I have a co-worker that is always saying "Therefore, A B C" when the "A B C" isn't a conclusion from any sort of deductive reasoning. For example,

Me: ... thus, that's how it works.
Her: I think you are wrong about that. Therefore, I know I'm right.

I was wondering if this use of therefore is appropriate. Should therefore only be used (much as in the symbolic logic sense) when what's being concluded is beyond a reasonable doubt?

  • 3
    Sheer nonsense, yes, but grammatically correct.
    – rest_day
    Commented Jun 16, 2011 at 21:12
  • I just dont see how it could be grammatically correct when the argument isn't even fundamentally correct. There is no logical connection or connotation between the premise and the conclusion. Commented Jun 16, 2011 at 21:13
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    @Oghma: The purpose of grammar is not to check logic. They are technically unrelated. A blatantly untrue statement can be grammatically correct.
    – MrHen
    Commented Jun 16, 2011 at 21:16
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    @Oghma As mentioned in almost all the answers, therefore can be used to logically connect a premise with a conclusion that speaker thinks is correct.
    – rest_day
    Commented Jun 16, 2011 at 21:36
  • 1
    @Oghma: No problem. Of course, this doesn't make your friend any less wrong. :P
    – MrHen
    Commented Jun 16, 2011 at 21:46

3 Answers 3


No, therefore should not be reserved for conclusions beyond a reasonable doubt. It is merely a transition similar to thus or as such:

Therefore, I ordered pepperoni.

Thus, I ordered pepperoni.

As such, I ordered pepperoni.

The extended conversation could have been:

I like meat on my pizza. Therefore, I ordered pepperoni.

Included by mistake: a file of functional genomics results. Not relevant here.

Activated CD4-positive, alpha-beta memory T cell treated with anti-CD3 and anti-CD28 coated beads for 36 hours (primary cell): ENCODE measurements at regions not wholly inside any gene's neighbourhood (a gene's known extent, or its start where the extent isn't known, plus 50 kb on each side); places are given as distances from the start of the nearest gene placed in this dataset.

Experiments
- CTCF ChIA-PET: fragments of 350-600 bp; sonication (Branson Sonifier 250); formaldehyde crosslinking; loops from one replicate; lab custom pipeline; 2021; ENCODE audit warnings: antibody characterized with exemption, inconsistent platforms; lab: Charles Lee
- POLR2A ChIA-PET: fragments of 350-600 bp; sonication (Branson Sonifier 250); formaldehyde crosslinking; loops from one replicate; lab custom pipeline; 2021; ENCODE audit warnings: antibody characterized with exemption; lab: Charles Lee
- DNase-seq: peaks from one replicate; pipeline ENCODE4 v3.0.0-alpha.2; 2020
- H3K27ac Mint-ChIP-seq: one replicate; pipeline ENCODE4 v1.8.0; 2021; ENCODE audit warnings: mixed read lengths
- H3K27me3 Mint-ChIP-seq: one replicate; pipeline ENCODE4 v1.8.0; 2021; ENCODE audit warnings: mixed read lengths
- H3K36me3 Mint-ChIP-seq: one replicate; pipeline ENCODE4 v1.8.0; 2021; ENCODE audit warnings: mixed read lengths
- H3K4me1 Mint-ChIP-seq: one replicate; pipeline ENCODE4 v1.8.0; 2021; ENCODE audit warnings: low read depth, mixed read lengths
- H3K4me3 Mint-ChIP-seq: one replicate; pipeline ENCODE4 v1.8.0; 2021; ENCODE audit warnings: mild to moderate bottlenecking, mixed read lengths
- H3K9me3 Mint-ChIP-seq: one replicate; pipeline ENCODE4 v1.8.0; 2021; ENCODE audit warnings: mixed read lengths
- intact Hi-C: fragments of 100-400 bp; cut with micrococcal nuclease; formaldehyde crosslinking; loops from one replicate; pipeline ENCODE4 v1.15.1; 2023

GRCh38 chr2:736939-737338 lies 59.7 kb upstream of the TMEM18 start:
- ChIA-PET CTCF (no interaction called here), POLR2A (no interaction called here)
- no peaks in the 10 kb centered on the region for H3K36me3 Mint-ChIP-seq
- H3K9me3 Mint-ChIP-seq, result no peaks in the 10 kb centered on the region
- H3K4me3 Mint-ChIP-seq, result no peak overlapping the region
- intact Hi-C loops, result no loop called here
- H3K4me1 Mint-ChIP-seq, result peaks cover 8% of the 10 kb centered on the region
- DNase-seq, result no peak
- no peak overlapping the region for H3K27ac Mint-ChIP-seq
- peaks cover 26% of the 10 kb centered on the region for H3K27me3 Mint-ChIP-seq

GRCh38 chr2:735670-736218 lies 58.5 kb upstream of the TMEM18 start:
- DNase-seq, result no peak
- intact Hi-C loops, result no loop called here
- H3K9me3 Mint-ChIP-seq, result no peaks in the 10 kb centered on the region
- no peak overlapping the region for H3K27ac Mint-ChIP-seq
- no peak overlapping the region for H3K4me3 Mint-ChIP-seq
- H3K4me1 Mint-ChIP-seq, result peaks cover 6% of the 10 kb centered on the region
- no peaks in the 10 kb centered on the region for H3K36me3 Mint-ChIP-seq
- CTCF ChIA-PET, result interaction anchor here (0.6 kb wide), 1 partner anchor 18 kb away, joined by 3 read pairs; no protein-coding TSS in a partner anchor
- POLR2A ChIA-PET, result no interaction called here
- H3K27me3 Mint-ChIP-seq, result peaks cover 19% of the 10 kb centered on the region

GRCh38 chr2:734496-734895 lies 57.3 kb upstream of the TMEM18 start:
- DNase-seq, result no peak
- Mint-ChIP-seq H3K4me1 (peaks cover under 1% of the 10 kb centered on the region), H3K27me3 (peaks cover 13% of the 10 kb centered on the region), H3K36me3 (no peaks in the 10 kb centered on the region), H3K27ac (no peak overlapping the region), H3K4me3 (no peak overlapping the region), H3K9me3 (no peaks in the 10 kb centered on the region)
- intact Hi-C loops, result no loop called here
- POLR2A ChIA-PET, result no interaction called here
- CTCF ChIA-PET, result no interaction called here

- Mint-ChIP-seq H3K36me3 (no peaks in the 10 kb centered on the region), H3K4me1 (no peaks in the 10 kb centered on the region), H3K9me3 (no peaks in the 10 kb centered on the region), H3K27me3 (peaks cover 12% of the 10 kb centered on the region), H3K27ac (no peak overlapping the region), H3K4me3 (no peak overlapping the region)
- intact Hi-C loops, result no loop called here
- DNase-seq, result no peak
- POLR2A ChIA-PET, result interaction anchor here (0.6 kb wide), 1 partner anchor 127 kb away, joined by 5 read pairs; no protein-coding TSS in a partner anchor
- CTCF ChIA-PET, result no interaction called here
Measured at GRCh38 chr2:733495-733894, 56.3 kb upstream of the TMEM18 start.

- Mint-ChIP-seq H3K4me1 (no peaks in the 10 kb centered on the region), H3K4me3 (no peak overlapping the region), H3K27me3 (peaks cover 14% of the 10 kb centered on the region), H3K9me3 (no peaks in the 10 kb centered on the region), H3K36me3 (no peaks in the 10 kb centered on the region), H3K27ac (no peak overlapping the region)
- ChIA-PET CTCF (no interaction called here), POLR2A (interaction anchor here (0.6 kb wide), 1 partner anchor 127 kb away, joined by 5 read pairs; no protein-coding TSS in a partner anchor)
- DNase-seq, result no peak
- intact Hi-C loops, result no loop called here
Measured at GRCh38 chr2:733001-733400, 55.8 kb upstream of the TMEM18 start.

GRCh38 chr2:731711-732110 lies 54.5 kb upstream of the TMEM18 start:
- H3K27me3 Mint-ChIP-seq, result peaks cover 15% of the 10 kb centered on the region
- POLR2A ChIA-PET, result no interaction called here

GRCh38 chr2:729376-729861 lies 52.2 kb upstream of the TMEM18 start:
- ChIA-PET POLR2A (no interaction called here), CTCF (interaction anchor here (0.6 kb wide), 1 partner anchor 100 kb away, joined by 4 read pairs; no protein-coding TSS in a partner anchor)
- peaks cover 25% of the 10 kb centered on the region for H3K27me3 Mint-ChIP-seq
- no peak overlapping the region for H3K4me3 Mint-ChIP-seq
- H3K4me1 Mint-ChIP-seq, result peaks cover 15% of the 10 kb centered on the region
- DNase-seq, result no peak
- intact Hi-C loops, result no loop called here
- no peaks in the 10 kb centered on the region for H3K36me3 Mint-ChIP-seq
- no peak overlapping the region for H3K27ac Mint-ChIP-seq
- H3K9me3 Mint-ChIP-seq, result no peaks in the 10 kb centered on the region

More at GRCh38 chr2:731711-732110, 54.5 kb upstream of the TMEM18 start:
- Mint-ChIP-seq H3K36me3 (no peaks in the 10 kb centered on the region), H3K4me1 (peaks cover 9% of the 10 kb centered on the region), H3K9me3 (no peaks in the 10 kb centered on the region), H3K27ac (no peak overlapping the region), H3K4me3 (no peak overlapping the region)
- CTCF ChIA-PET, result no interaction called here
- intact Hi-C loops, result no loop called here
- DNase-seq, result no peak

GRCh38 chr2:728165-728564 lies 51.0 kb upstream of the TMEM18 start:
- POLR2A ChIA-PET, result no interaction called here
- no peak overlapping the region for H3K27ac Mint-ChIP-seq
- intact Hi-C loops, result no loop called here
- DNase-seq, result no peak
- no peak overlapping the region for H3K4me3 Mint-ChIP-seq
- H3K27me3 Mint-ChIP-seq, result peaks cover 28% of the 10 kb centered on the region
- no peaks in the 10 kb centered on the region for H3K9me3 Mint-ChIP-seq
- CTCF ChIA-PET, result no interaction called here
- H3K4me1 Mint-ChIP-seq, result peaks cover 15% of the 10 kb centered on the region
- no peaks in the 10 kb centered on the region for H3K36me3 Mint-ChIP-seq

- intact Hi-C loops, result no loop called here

You can test for an appropriate use of therefore by flipping the sentence order and using because:

I ordered pepperoni because I like meat on my pizza.

The contention that the therefore segment should be restricted to perfect logical use is forgetting that the word really only serves to draw a causal link between statements.

I like red. Therefore, I painted my wall red.

There is no logic here. I am just explaining why I painted the wall red.

Now, if someone is using therefore as a logical link and the logic sucks, you can say that the argument is bad. But the use of therefore isn't the problem.

This $10 item is 50% off; therefore I am saving $6.

This is wrong, but the use of therefore isn't incorrect because it is simply communicating the thought. The communication is accurate; that makes therefore the appropriate word. Replacing therefore with a different word changes the meaning of the sentence (and could correct the logic) but the intent of the speaker no longer matches the communication.

Edit: Since there seems to be some confusion about the actual definition of the word, here is what my dictionary says:

for that reason; consequently : he was injured and therefore unable to play.

Reason, in this context does not mean "logic". It just means "why".

Why couldn't he play? / He was injured.

He was injured and therefore unable to play.

He was unable to play because he was injured.

It is worth noting that there is a strict logical use for the term therefore that explicitly means something akin to "logically derived from the previous statements" but that would be applicable to formations of the following:

  1. All men are mortal

  2. Aristotle is a man